On the mound, right-hander Kenichi Nakata gave the Dragons' rotation a boost with a career-best 14-win season.

The fourth-year righty set career highs in every major category, finishing second in the CL with 177 strikeouts.

Looking at the rest of the CL, the Hanshin Tigers and new addition Takahiro Arai figure to reach the CLCS for the second straight season.

Arai gives Hanshin some pop from the right side, something they've been missing with struggling Makoto Imaoka either sidelined or ineffective the past two seasons.

With the "JFK" bullpen trio still a dominant factor, the Tigers can shorten games in a hurry if their offense clicks.

Slugger Tomoaki Kanemoto is coming off knee surgery and hopes to be in the lineup on Opening Day.

Arai has been productive this spring and the two figure to pack the heart of the order with a right-left combination that opposing teams can't easily pitch around.

The Yokohama BayStars lost Kroon and have turned to import hurlers Travis Hughes, Dave Williams and Mike Wood for help.

J.J. Furmaniak and Larry Bigbie also join a lineup that features reigning CL homer king Shuichi Murata.

The Tokyo Yakult Swallows lost their best hitter and top pitcher. Their only big acquisition was pitcher Daniel Rios (22-5 in South Korea last season), but Aaron Guiel and a healthy Adam Riggs can make the offense go with Norichika Aoki at the top of the order.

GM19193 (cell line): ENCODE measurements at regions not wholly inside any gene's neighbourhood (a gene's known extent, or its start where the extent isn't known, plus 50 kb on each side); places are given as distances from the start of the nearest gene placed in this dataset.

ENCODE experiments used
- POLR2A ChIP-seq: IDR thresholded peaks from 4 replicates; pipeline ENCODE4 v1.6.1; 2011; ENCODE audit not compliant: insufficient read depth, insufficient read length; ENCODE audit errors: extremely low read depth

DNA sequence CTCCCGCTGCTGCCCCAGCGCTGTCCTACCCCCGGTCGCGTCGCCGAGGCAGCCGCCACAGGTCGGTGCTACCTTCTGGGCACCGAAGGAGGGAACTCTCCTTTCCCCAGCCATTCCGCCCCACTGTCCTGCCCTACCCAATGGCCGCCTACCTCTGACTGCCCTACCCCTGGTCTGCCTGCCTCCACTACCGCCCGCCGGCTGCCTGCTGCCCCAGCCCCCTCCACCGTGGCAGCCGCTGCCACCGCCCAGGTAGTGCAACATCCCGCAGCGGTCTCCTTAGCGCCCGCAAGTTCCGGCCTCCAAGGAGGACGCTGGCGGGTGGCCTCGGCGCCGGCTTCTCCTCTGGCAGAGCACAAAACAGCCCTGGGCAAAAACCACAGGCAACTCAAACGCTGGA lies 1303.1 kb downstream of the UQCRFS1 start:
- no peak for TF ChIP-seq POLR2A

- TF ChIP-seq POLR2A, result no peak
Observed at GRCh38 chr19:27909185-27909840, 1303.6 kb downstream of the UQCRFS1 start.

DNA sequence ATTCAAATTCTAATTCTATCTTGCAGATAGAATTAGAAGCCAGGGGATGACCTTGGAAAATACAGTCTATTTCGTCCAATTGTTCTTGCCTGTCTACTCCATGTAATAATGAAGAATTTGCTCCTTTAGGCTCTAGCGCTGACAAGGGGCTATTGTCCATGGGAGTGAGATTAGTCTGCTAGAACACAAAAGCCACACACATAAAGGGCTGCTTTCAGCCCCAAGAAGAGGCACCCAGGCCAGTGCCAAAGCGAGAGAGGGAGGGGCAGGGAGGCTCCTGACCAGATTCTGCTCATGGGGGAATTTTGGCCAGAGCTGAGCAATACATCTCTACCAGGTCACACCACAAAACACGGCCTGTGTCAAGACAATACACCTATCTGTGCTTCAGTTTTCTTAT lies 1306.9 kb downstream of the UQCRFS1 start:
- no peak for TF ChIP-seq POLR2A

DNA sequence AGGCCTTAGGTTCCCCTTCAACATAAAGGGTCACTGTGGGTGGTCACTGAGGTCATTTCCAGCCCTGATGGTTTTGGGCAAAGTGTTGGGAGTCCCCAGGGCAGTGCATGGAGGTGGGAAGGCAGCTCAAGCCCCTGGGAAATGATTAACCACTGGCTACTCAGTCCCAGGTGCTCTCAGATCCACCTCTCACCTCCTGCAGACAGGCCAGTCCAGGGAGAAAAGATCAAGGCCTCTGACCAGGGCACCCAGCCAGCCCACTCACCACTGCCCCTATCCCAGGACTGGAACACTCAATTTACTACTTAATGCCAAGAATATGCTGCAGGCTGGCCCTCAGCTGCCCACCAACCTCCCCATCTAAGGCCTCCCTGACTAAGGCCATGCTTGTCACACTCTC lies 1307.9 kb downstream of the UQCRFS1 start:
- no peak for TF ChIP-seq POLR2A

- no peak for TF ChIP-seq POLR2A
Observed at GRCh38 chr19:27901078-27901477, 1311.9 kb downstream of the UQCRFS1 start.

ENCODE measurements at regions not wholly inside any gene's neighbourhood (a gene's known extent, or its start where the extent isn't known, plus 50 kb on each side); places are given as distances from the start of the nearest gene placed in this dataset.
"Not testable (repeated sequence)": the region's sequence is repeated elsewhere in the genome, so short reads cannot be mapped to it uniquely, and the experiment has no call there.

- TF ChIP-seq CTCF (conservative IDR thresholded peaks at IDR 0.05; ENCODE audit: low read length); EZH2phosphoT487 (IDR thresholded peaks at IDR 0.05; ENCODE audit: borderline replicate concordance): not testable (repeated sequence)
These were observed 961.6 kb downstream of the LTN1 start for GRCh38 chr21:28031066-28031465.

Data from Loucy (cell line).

The Hiroshima Carp, who lost Arai and ace righty Hiroki Kuroda to free agency, figure to struggle while having a lot of impact on the CLCS seedings.


Fighters armed for PL battle, but offense key

Watching highlights, fans might think the best player for the two-time defending Pacific League champion Hokkaido Nippon Ham Fighters is media-smothered rookie Sho Nakata.

But he didn't even make the roster out of camp.

The Fighters bring back the PL's second-best pitching staff (ERA-wise), with three starters ranked in the top 10 in ERA last season.

Ace Yu Darvish (15-5 with a 1.82 ERA), last year's Sawamura Award winner, leads the way. Sometimes-volatile righty Ryan Glynn (9-8, 2.21 ERA) and Masaru Takeda (9-4, 2.54 ERA) also give Nippon Ham a fighting chance.

But the team has its issues on offense where it puts daily pressure on its hurlers to be near perfect. Lack of run support plagued the Fighters' mound men last year, and new skipper Masataka Nashida could experience just as many headaches as his predecessor if players including newcomer Terrmel Sledge doesn't pan out.